The combat system functions in much the same way as the previous Persona games. The protagonist leads a group of four characters into battle against the shadows that dwell within the Palaces. Each character has a single Persona — a manifestation of their true self based on figures from mythology and history — at their disposal, while the protagonist has access to a maximum of twelve at any given time. Each enemy has strengths and weaknesses, and by abusing those weaknesses, players can knock them down, making them susceptible to an all out attack that deals colossal damage. Players familiar with the previous two Persona games, or even the Shin Megami Tensei series as a whole, will have no troubles jumping right in.

Packed subway platforms and background chatter help bring Tokyo to life.

Persona 5 does throw something new at fans of recent Persona games: negotiation. While in the past two Persona games, the protagonist acquired new Personas via tarot cards that would appear at the end of battle, Persona 5 takes a page from the broader Shin Megami Tensei series and allows players to negotiate with shadows once they’ve all been knocked down. Negotiating can be used to acquire money and rare items in addition to new Personas. Negotiation can be an irritatingly esoteric process: each shadow has one of four personality types, which determines what style of response they like the best. Answering their questions appropriately increases the chances that they will join you, but it’s often difficult to determine what qualifies as a vague or joking reponse as opposed to a serious or kind one, though it’s still better than answering blindly. As players progress, they can also unlock negotiating skills that will improve the chances and in some cases outright guarantee success.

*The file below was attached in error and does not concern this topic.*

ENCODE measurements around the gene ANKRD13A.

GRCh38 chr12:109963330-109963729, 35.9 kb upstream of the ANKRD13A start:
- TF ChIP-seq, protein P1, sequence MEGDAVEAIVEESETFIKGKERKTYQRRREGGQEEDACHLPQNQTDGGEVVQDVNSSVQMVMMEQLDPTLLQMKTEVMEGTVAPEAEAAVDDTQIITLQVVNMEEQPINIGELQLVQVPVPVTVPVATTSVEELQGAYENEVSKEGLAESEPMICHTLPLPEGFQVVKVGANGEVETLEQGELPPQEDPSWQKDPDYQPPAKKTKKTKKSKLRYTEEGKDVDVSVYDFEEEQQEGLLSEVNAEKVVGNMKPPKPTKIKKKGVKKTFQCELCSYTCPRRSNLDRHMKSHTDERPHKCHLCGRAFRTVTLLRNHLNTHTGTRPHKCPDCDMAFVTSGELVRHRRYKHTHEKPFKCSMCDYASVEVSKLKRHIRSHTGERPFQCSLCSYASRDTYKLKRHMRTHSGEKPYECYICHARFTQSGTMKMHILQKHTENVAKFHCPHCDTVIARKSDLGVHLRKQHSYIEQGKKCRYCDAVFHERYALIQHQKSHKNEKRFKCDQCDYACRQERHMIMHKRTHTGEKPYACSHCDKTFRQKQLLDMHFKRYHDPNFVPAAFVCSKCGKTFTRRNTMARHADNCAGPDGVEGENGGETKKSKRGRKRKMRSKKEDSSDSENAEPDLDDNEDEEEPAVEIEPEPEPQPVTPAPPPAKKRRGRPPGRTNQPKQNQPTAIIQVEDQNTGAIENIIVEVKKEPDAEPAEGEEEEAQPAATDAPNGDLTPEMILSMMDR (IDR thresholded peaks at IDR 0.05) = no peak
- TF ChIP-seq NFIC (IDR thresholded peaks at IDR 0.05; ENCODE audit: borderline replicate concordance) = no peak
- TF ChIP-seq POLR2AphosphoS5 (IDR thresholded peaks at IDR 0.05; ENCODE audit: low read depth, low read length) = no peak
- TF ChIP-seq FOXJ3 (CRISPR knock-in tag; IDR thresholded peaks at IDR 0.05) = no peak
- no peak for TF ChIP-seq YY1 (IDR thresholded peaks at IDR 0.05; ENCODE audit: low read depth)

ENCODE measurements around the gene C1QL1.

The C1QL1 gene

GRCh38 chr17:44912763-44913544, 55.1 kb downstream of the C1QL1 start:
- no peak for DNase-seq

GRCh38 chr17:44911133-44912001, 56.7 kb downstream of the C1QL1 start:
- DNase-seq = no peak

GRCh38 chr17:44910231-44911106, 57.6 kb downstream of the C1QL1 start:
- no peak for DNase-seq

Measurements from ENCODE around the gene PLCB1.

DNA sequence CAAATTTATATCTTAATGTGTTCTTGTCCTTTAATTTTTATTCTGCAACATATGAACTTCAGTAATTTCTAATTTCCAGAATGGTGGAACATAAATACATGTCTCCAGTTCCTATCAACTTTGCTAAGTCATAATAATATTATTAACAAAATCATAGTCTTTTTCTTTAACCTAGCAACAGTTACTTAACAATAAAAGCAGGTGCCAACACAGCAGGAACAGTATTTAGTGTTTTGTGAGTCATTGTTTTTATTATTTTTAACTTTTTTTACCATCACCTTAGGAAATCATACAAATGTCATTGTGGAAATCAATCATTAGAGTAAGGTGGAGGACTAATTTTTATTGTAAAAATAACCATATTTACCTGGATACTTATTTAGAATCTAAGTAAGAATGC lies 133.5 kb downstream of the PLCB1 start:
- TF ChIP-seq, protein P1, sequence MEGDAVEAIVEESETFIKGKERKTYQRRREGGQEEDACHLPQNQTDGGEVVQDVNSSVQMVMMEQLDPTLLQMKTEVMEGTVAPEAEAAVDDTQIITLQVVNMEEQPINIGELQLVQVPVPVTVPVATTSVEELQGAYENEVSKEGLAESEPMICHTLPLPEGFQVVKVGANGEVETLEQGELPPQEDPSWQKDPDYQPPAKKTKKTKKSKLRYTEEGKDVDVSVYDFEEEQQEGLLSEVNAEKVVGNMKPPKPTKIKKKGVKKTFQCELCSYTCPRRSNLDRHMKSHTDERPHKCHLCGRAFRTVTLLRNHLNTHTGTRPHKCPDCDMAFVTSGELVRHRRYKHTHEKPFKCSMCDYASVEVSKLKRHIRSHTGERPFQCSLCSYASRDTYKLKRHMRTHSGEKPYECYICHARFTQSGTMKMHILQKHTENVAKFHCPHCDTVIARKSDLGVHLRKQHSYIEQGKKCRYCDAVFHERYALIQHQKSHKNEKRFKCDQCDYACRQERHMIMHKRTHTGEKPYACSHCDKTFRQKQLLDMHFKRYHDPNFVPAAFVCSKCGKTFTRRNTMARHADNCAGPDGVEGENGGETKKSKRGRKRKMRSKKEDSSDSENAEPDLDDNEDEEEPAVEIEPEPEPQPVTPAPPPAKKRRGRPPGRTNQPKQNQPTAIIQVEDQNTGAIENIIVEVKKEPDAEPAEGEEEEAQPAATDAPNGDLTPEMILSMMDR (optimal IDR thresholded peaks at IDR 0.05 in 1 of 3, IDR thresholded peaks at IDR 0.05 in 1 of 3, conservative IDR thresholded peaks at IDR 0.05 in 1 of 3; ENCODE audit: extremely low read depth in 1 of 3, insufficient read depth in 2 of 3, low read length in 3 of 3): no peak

When not exploring Palaces, the protagonist lives out his day to day life as an ordinary student: going to school, studying for exams, and spending time with friends. Players familiar with the structures of Persona 3 and Persona 4 won’t find any surprises here, although the game’s tone is something of a departure. Rather than making friendships and building “social links” as in previous games, Persona 5 sees the protagonist striking deals with characters, created Confidants. By spending time and helping Confidants with their problems, they in turn help the protagonist build skills and supplies to support the Phantom Thieves. While functionally identical, Persona 5‘s Confidants are portrayed as mutually beneficial partnerships as opposed to friendships, though they all develop into them by the time the Confidant rank reaches its maximum.